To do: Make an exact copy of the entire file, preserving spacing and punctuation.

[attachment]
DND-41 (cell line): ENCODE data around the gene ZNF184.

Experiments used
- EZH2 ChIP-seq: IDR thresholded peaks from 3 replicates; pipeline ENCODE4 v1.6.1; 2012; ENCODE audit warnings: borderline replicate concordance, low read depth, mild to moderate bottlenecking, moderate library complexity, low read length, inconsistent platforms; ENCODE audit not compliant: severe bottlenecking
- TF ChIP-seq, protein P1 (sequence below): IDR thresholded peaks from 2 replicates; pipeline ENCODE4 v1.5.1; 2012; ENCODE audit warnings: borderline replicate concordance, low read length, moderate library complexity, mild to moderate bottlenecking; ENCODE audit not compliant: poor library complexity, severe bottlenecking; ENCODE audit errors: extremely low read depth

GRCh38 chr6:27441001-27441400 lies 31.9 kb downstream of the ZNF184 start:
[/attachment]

DND-41 (cell line): ENCODE data around the gene ZNF184.

Experiments used
- EZH2 ChIP-seq: IDR thresholded peaks from 3 replicates; pipeline ENCODE4 v1.6.1; 2012; ENCODE audit warnings: borderline replicate concordance, low read depth, mild to moderate bottlenecking, moderate library complexity, low read length, inconsistent platforms; ENCODE audit not compliant: severe bottlenecking
- TF ChIP-seq, protein P1 (sequence below): IDR thresholded peaks from 2 replicates; pipeline ENCODE4 v1.5.1; 2012; ENCODE audit warnings: borderline replicate concordance, low read length, moderate library complexity, mild to moderate bottlenecking; ENCODE audit not compliant: poor library complexity, severe bottlenecking; ENCODE audit errors: extremely low read depth

GRCh38 chr6:27441001-27441400 lies 31.9 kb downstream of the ZNF184 start: